Mediterranean diet for reducing cardiovascular disease risk

Handbook of Non-Drug Interventions (HANDI)
        1. Mediterranean diet for reducing cardiovascular disease risk

First published: May 2014
The RACGP gratefully acknowledge the contribution of Associate Professor Catherine Itsiopoulos in the development of this intervention.


A change in overall dietary pattern to increase intake of fresh fruits, vegetables, grains, nuts and fish and decrease intake of meat and dairy, known as the Mediterranean diet.

Total energy intake is adapted to meet individual needs. There is no specific fat restriction, as long as fat is mostly derived from fatty fish and plant sources (particularly olive oils or nuts). Patients view the Mediterranean diet as tastier and more filling than low-fat diets, which leads to increased long-term compliance.


In 2010, UNESCO officially recognised the Mediterranean diet pattern to be part of the cultural heritage of Italy, Greece, Spain and Morocco.

Prevention of subsequent cardiovascular events in patients who have had myocardial infarction.

Prevention of cardiovascular events in patients who are at high risk of cardiovascular disease. According to the large PREDIMED randomised trial, patients at high risk had either type 2 diabetes or three or more of the following:

  • smoker
  • hypertension
  • high LDL
  • low HDL
  • high BMI
  • family history of cardiovascular disease.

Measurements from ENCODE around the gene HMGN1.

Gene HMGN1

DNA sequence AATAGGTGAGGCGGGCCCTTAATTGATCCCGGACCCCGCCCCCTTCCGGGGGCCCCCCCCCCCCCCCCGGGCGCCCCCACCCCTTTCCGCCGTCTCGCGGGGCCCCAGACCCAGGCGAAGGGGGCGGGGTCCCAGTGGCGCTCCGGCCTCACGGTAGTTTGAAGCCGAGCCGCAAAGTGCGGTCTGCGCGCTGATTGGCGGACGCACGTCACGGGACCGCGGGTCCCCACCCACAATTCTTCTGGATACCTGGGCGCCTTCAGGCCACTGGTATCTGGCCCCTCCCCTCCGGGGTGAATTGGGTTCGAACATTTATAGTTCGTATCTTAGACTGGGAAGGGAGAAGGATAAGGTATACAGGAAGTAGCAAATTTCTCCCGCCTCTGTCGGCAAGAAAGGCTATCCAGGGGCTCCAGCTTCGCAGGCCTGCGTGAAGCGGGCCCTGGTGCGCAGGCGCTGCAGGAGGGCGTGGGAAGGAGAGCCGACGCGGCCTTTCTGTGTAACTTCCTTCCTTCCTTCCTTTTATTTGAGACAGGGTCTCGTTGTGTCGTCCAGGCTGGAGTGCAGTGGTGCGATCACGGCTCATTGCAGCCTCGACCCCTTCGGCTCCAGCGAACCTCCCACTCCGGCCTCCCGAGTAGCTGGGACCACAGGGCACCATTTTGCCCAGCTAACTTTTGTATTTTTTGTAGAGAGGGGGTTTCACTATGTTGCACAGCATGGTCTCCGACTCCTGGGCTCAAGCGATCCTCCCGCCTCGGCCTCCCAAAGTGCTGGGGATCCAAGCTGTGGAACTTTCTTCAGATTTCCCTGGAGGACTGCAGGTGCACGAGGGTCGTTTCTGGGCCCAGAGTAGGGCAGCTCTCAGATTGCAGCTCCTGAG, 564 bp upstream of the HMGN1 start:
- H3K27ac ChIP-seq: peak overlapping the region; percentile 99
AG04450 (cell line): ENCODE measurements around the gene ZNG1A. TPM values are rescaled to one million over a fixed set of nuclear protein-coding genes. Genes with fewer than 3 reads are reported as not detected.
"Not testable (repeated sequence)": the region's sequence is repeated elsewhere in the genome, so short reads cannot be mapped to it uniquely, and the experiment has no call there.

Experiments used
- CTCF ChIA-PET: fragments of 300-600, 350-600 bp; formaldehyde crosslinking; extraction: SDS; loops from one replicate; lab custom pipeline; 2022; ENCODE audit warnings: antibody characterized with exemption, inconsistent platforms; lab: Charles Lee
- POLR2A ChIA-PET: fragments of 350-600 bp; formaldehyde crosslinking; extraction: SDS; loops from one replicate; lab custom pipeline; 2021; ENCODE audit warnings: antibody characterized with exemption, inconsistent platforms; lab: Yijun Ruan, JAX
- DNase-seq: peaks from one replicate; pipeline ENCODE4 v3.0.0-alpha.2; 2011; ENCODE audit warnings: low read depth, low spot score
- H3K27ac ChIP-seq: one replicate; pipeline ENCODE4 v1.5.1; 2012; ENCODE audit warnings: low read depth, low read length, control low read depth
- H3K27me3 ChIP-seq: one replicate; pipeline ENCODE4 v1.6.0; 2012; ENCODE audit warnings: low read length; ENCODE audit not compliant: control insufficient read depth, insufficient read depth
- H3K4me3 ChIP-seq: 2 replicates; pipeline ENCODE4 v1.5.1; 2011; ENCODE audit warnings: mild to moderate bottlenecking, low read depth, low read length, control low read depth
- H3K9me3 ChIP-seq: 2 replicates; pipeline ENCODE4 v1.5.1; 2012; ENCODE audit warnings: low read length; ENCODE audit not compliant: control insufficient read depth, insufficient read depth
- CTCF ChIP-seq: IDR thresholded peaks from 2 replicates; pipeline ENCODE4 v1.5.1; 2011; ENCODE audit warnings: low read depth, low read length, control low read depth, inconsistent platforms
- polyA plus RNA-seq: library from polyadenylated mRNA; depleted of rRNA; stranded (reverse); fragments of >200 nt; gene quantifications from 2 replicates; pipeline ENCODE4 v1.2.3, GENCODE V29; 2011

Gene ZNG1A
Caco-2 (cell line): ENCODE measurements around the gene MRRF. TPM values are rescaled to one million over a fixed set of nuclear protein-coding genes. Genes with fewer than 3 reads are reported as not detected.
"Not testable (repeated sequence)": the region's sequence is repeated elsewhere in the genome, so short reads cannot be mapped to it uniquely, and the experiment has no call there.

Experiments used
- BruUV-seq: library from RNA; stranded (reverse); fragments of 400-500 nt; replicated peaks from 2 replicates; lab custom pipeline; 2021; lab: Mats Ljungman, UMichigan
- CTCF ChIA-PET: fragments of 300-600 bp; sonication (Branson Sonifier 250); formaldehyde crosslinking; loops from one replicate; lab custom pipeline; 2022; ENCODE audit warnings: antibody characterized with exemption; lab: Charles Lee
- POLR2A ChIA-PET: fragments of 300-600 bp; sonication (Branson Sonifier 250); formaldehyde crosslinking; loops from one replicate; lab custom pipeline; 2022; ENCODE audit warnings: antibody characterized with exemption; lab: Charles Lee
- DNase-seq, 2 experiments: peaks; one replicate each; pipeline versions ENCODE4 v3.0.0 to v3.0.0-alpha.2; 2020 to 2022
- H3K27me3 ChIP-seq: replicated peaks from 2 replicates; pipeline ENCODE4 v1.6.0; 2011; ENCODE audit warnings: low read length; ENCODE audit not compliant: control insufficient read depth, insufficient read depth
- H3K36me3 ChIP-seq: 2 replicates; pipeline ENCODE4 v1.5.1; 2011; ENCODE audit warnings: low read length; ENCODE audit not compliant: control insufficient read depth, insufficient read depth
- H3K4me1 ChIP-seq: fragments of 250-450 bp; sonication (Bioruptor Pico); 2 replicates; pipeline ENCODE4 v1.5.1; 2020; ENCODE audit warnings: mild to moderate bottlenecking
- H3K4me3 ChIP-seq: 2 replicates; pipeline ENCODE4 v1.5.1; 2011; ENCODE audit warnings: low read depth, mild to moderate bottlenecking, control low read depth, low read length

Compared with a low-fat diet, patients randomised to a Mediterranean diet had a 30% reduced risk of a cardiovascular event at 5 years.

The Mediterranean diet may also be indicated to:

  • lower the risk or mitigate the severity of type 2 diabetes
  • reduce the risk of colorectal, breast and other cancers
  • manage weight (despite high fat content).


Mediterranean diet foods and recipes are readily available in Australia.

While some traditional ingredients and recipes used in the Mediterranean diet are not commonly used in Australia (rabbit, offal, cuttlefish, octopus), the general principles are readily adaptable in any cuisine.

Refer to Consumer resources for a reconstructed traditional Greek-style Mediterranean diet in Australia.


The Mediterranean diet comprises:

  • high monounsaturated (eg olive oil) to saturated (eg fatty red meat) ratio – at least 2:1
  • high intake of legumes
  • high intake of fruits and vegetables
  • high intake of grains and cereals
  • moderate quantities of fish, white meat and low-fat dairy
  • low to moderate consumption of red wine
  • low intake of red meat, processed meat and eggs
  • low intake of sweets, sweet desserts and sweet drinks.

Refer to the Consumer resources for food group portion guide.

Simple guidelines for implementing the MedDiet in clinical practice

Assess adherence to a Mediterranean diet using the PREDIMED 14-item Questionnaire. This tool can also be used for monitoring changes at future clinical consultations.

Introduce simple changes to the patient’s diet, such as:

  • using olive oil instead of other oils/ fats for cooking and dressing salads and cooked vegetables
  • consuming vegetables with every meal (including leafy greens and tomatoes)